Building Relationships at Work
A conversation with Amy Gallo, author, HBR contributing editor and co-host of the HBR podcast Women At Work.
How has hybrid changed our relationships at work? Work Better Editor In Chief and podcast host Chris Congdon talked with Amy about conflict, communication and the benefit of feeling uncomfortable.
CC: How is hybrid work changing the way we navigate our relationships?
AG: Overall, there is a deterioration of a connection. Remote modes of communication (i.e. email, text, IM) are flatter, communicate less emotion, less nuance and that presents challenges. One of my biggest concerns is hybrid work gives us an excuse to not address conflict. That said, I have relationships with close team members that are strong despite working remotely during the pandemic. It depends on the nature of the relationship.
CC: You are an advocate for healthy conflict at work. How can you make conflict constructive in a hybrid work model?
AG: One of the things about having disagreements in a hybrid environment is you have to be much more intentional about clarifying your perspective and goal for the conversation. It can be tempting to say, “We’ll address that later.” But when we delay, interactions, relationships and, ultimately, projects we work on together suffer. We think video conferencing is a good replacement for in-person, and sometimes it is. But in a virtual environment, you lack context and can’t read body language or facial expressions well. You also stare at each other constantly — something that in person would seem aggressive. That doesn’t mean we should avoid these conversations. There’s discomfort that comes with interacting with other humans, but that’s how you learn and grow, how you create interesting work together and how you innovate.
CC: You have identified eight archetypes of difficult people and the worst is the Passive Aggressive. Why is that one so tricky?
AG: The reason Passive Aggressive is the worst is because it can feel like shadowboxing —
constant evasion. Someone may have a reason for behaving passive aggressively. They may hate conflict, don’t have power or fear rejection. To address this kind of person, document your conversations. Send an email saying, “Here’s what we discussed.” Clearly explain what will happen if they fail to follow up so they are aware of the consequences. And if all that fails, ask if there’s something else going on that’s causing them to dodge you.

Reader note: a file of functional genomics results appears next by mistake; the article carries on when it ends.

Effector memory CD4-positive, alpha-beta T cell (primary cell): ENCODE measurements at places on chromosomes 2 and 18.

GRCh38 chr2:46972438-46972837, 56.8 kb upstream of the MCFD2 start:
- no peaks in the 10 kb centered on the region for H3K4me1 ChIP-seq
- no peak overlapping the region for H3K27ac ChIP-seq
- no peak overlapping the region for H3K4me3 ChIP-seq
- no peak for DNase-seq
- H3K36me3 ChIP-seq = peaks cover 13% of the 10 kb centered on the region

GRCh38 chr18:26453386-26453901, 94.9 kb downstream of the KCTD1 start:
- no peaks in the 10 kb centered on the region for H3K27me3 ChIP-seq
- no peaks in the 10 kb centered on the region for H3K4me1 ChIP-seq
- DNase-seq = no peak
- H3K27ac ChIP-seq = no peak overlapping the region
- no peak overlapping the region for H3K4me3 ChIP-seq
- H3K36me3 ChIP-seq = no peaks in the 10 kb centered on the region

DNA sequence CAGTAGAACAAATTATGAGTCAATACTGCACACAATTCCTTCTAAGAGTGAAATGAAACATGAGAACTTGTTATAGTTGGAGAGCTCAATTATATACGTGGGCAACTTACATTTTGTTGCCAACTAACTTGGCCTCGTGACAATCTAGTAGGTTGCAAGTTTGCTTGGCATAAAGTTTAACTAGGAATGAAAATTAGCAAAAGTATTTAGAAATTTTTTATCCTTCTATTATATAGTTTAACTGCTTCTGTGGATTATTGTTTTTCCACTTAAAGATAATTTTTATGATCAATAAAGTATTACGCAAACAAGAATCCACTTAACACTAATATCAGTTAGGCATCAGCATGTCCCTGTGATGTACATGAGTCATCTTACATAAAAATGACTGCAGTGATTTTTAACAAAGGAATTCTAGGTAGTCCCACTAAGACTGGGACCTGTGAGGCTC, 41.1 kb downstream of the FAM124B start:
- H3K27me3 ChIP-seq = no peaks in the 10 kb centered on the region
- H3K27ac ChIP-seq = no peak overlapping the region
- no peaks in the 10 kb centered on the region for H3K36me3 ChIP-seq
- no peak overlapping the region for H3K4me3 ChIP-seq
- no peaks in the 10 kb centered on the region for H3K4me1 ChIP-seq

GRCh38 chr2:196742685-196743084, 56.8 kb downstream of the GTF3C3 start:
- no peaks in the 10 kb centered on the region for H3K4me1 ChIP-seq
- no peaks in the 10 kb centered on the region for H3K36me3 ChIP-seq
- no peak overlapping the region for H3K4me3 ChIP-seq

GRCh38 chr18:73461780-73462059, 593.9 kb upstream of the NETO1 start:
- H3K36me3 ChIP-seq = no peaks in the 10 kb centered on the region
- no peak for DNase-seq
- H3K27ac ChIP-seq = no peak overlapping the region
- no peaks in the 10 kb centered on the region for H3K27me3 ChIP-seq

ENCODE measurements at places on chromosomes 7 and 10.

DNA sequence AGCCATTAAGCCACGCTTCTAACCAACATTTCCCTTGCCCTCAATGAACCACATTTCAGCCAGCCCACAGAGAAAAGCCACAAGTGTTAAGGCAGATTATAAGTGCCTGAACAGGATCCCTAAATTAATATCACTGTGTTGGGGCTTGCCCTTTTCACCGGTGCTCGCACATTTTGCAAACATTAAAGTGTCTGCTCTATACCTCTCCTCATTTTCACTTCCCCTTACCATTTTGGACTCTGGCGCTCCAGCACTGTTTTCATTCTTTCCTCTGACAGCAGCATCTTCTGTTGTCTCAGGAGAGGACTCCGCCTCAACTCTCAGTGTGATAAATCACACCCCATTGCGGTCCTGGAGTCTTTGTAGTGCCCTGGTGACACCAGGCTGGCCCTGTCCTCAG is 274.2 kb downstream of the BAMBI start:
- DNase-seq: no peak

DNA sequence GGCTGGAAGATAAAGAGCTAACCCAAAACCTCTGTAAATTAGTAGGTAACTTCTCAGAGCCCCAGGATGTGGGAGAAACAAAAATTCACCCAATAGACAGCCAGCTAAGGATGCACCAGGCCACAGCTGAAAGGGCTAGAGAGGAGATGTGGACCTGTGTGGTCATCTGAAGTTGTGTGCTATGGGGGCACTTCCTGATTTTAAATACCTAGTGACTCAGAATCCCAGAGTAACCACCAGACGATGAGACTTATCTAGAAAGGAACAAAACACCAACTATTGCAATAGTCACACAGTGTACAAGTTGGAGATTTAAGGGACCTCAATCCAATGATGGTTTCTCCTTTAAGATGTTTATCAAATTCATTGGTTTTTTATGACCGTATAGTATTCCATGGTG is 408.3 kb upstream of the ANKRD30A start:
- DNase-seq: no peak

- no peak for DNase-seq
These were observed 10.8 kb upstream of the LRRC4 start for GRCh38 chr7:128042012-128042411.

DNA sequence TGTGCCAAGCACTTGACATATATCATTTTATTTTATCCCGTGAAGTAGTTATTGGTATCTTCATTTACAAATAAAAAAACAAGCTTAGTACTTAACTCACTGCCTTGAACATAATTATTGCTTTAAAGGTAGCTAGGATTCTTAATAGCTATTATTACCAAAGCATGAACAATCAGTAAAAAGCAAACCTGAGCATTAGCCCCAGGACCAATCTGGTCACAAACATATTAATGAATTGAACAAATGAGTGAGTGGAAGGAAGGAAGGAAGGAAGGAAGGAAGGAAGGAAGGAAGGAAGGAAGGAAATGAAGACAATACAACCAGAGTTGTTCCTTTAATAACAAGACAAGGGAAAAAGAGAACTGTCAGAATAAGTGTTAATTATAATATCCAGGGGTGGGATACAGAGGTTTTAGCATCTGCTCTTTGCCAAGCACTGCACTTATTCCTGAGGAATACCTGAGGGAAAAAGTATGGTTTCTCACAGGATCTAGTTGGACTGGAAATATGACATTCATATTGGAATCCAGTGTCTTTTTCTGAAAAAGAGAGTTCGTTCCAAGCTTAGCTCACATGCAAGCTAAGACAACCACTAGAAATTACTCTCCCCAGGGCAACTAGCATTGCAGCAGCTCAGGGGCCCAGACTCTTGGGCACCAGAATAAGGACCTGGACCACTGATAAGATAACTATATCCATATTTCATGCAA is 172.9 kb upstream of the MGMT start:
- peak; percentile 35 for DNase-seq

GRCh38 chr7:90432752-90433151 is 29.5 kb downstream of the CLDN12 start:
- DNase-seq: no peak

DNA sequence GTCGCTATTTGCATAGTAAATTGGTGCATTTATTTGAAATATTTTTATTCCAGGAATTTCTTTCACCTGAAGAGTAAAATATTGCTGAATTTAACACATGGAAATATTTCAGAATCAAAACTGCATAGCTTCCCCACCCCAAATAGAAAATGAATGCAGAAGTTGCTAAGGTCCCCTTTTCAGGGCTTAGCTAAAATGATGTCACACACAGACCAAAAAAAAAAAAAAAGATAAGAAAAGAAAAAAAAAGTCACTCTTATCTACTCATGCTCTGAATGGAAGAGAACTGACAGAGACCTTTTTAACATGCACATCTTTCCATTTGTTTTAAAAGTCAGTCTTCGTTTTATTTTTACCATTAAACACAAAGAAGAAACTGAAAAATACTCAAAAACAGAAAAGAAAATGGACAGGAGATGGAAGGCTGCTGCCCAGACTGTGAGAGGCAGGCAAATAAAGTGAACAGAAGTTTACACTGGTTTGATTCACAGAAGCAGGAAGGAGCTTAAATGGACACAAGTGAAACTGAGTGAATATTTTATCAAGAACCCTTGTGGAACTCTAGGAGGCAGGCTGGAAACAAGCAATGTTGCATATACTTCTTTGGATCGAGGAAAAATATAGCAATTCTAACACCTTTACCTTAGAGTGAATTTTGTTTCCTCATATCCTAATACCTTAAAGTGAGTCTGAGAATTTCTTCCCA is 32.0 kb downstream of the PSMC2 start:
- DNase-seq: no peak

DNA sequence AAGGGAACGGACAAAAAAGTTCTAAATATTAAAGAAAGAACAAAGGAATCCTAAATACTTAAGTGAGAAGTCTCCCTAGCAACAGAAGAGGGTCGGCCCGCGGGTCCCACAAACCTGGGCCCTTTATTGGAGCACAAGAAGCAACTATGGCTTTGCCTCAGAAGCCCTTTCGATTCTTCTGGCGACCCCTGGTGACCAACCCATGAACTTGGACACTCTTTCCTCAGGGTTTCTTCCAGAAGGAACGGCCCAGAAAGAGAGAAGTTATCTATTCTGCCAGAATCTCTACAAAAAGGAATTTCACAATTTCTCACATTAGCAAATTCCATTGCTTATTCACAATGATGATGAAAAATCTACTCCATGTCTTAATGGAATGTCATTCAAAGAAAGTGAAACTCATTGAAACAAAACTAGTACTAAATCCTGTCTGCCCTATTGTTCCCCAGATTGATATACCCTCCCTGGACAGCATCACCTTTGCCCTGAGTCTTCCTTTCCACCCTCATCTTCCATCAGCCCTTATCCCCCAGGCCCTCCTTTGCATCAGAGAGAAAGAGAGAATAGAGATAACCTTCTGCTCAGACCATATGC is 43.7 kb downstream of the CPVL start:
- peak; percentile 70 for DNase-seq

CC: How do we identify if we’re behaving like one of the difficult types of people?
AG: Despite your intentions, you need to be able to sense the impact you have on people. Getting valuable feedback helps. Do you have people who you can go to and say, “I know there are ways I’m holding myself back. What do you think those are?” Test your hunches. Maybe ask: “I struggle to be direct. Do you think I’m coming off as passive aggressive?” The more you get reflection from others, the more you can recognize these patterns.
CC: Do our interpersonal dynamics play a role when it comes to wanting to go to or avoid the office?
AG: I have certainly had remote workers tell me, “I’m so glad I don’t have to deal with this colleague.” There is (pre-pandemic) research that shows we focus more on the tasks rather than the relational side of work when we’re remote. On the flip side, research tells us positive relationships with coworkers are good for us. Good for teams, for work, for the organization. So, if we’re not forming relationships because these mediums are not as conducive to it, it’s likely going to hinder work.
CC: What risks are we taking if we don’t find ways to keep building relationships in a hybrid or remote environment?
AG: Remote work allows us to self-select into smaller and smaller communities, or echo chambers. I get to only interact with my two best work colleagues as opposed to all of these other people. By working from home, we choose who we have the Zoom coffee with and that is probably going to be the person who looks, thinks and acts like us.
The insistence so many people have on feeling comfortable, avoiding conflict or avoiding interacting with people who aren’t like them, does ourselves, our organizations and certainly society a disservice.
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